The DSM-5 arrives in cloud of controversy

By Steve Ferguson,  Director of Consumer Activities


Dr. Richard Friedman recently wrote an article in the NY Times  giving his view on the new 5th edition of the Diagnostic and Statistical Manual of Mental Disorders, commonly referred to DSM-5.  The DSM is published by the American Psychiatric Association and it provides set criteria for the classification of mental disorders.

As science progresses and evolves, it is common sense to go back and revise earlier criteria amid new evidence.  However, there has been little ground-breaking new evidence since the publication of the 4th edition (DSM-4).  Many psychiatrists feel the release of DSM-5 is premature and potentially dangerous to those with a mental health diagnosis and also those who are seeking help for the first time.

In the article Dr. Friedman gives an example of how DSM-5 could be potentially dangerous and unethical.  DSM-4 clearly differentiates normal/expected grief a person suffers from after a loss (ex: death of a loved one or good friend) from severe clinical depression.  However, the new DSM-5 encourages clinicians to diagnose major depression in parents who are grieving the loss of a child only after two weeks of mild depressive symptoms.   This is dangerous for the devastated parents who will be prescribed medications they may not need. Basically, it shows a rush to medicate when perhaps the parents should have time to work with a grief counselor to start the healing process.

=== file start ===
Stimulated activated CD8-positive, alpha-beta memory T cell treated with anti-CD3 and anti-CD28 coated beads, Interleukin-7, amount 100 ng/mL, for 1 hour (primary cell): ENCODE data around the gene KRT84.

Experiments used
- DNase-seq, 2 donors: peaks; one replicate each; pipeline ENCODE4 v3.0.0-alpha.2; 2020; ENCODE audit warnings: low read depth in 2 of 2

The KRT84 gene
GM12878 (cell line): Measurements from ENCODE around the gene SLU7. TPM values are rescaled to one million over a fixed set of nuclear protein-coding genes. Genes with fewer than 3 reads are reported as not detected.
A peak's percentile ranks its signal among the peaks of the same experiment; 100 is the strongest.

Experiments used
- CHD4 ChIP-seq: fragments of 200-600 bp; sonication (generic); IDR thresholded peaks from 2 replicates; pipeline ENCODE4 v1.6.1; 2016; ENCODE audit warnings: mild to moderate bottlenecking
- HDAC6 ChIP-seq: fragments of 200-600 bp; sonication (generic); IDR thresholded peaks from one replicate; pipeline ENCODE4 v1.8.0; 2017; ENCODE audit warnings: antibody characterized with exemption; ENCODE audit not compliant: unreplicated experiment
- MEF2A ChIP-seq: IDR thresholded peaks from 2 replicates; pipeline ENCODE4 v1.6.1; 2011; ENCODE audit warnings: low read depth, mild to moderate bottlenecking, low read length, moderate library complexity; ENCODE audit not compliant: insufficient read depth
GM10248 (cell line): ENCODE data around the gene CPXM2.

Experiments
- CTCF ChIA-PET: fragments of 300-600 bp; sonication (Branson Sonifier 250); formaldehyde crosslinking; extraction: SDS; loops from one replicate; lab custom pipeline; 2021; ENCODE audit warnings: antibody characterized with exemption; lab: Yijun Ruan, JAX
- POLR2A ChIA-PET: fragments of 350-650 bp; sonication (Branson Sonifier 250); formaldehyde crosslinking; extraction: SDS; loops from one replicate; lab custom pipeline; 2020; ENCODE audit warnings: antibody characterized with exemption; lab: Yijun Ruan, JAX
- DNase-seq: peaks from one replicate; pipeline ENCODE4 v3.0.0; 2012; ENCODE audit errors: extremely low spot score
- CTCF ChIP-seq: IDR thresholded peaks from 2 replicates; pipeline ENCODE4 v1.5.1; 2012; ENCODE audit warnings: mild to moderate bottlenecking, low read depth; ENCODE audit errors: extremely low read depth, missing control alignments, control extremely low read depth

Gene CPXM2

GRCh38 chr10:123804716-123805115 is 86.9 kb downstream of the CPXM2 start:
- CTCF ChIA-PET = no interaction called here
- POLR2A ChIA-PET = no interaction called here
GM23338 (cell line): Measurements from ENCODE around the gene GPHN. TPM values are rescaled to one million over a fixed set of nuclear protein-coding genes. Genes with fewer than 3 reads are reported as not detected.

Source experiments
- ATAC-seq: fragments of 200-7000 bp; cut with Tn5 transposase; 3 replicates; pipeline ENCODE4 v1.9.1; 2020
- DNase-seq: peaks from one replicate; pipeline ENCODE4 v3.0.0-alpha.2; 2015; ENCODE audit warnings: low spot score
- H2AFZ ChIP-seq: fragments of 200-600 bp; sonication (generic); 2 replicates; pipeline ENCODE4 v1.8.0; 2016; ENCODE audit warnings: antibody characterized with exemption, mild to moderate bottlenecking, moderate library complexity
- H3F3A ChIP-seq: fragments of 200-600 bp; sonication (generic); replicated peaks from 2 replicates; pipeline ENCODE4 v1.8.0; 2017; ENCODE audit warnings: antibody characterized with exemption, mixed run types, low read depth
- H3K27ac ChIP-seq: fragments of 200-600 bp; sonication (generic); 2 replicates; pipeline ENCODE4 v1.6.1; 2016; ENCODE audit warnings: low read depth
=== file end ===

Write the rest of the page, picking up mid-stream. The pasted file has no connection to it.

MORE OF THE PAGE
This rush to prescribe anti-depressants without proper therapeutic treatment is an ongoing problem because it mislabels healthy people with a psychiatric diagnosis, although it does benefit pharmaceutical corporations with an increase in sales of anti-depressants and mood stabilizers.

However, keeping all that in mind, I believe that DSM has been a valuable tool for psychiatrists, psychologists, physicians, therapists, and many other practitioners.   One of its important benefits is that it can still provide a common language for clinicians to use in order to discuss and treat mental illnesses. While the latest edition of DSM comes with its share of issues and limitations, perhaps it can still be a useful tool when used with caution. And like anything that is in the realm of science, the DSM will continue to evolve and progress as new evidence and truths regarding mental disorders are unveiled.

(The views expressed in this blog do not necessarily represent the views of the Mental Health Association in Niagara County, Inc.)


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